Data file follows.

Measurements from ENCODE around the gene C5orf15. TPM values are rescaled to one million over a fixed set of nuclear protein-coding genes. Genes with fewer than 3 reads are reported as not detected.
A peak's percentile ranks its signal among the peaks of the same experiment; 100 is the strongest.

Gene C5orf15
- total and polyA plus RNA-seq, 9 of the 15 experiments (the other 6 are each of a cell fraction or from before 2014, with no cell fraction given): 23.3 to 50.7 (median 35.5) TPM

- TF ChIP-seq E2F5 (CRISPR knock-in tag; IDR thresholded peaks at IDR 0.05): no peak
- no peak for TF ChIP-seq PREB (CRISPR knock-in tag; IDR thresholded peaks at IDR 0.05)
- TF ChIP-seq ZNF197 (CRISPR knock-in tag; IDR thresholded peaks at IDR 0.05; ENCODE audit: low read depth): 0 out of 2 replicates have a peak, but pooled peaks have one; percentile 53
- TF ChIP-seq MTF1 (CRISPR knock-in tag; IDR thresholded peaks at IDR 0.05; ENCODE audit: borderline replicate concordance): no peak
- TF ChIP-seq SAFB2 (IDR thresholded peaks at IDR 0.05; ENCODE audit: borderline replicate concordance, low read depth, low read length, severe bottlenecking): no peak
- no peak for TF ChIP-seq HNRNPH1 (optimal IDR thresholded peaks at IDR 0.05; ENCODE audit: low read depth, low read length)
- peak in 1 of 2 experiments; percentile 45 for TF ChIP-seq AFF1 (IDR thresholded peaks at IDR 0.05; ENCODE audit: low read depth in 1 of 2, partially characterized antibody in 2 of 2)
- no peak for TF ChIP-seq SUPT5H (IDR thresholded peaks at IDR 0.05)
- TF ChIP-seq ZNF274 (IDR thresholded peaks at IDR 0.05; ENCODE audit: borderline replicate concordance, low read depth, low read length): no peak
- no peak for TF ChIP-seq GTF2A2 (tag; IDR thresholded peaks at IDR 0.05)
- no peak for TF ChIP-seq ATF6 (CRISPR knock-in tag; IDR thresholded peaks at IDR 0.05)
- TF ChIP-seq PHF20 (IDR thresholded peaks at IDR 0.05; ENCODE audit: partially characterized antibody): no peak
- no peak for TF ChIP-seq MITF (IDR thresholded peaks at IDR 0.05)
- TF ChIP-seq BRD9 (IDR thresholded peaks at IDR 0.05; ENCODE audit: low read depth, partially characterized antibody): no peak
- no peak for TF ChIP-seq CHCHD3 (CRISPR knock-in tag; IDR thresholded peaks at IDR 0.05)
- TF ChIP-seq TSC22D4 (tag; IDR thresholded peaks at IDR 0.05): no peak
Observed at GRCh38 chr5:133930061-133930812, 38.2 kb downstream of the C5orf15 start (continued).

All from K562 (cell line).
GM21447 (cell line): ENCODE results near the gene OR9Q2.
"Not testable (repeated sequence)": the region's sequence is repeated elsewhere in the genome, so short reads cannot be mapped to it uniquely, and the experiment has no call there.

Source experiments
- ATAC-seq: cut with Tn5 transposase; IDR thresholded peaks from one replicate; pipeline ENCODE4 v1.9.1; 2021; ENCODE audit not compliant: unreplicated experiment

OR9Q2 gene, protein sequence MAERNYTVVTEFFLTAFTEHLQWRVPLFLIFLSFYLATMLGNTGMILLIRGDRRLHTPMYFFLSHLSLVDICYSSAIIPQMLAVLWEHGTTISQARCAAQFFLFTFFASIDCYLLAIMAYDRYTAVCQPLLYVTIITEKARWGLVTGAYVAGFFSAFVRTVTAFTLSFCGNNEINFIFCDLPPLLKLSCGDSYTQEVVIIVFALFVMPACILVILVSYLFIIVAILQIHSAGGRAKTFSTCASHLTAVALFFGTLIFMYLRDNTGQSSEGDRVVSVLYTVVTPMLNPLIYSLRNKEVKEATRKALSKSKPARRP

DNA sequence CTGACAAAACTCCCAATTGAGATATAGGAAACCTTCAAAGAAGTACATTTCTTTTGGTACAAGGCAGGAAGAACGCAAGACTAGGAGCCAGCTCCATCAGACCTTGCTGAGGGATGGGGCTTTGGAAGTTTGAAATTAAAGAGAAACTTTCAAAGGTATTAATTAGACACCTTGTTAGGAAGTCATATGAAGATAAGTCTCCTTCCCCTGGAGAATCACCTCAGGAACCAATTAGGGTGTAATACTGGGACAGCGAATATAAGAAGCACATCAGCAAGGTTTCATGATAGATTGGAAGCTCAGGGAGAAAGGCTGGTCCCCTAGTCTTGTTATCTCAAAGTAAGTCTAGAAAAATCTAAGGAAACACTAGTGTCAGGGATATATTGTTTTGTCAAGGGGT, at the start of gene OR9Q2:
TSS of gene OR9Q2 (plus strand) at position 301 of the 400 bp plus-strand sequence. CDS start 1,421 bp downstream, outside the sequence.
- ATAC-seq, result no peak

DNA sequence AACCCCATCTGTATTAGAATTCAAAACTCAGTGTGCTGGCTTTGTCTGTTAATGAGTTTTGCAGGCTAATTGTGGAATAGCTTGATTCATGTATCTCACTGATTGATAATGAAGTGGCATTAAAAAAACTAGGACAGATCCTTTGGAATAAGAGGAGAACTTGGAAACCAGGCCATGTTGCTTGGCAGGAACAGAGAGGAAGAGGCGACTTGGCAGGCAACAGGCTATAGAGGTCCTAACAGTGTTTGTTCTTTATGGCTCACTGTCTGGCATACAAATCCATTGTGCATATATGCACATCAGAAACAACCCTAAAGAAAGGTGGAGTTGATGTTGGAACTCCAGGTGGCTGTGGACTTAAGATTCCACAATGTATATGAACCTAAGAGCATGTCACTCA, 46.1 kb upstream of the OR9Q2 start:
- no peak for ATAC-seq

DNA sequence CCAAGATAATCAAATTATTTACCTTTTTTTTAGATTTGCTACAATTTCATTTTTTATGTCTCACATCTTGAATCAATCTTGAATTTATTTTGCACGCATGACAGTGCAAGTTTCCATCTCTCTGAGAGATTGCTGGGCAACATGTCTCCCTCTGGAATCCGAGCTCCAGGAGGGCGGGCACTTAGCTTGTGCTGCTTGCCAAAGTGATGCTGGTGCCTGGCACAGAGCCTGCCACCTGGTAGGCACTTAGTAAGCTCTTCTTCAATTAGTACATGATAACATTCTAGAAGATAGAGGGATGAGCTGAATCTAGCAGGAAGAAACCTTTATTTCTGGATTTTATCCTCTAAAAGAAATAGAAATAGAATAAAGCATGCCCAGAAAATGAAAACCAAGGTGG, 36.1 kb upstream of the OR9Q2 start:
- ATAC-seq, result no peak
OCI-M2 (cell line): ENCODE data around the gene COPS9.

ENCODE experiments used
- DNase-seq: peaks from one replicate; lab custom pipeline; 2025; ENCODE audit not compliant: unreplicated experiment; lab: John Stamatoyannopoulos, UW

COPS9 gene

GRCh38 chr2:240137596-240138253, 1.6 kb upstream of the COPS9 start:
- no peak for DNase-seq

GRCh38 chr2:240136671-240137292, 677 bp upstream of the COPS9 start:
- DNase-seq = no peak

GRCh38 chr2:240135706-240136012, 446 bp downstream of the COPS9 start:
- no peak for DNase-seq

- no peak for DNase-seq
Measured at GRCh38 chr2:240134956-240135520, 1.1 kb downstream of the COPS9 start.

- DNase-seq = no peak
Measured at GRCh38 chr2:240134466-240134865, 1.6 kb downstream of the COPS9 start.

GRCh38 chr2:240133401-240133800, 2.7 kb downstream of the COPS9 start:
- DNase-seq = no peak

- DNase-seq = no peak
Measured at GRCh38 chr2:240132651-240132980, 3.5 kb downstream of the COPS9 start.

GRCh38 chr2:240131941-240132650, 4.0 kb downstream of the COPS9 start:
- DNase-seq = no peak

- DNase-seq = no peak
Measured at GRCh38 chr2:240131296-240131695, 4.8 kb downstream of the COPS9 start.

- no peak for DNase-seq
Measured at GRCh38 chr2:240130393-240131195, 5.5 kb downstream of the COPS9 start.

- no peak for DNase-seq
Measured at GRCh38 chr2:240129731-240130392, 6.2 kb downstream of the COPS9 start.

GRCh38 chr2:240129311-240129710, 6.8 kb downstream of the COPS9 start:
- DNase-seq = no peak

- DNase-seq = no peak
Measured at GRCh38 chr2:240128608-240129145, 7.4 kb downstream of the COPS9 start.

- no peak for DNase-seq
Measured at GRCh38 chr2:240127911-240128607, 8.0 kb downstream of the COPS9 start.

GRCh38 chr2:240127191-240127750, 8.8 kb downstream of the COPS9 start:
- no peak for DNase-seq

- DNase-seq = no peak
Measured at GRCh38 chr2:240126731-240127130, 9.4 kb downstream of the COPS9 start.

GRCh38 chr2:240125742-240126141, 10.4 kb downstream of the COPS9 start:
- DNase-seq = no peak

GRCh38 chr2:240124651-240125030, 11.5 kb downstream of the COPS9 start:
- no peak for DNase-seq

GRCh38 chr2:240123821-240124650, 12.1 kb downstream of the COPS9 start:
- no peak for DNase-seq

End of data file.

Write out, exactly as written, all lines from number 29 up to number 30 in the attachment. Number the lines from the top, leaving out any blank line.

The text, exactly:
TSS of gene OR9Q2 (plus strand) at position 301 of the 400 bp plus-strand sequence. CDS start 1,421 bp downstream, outside the sequence.
- ATAC-seq, result no peak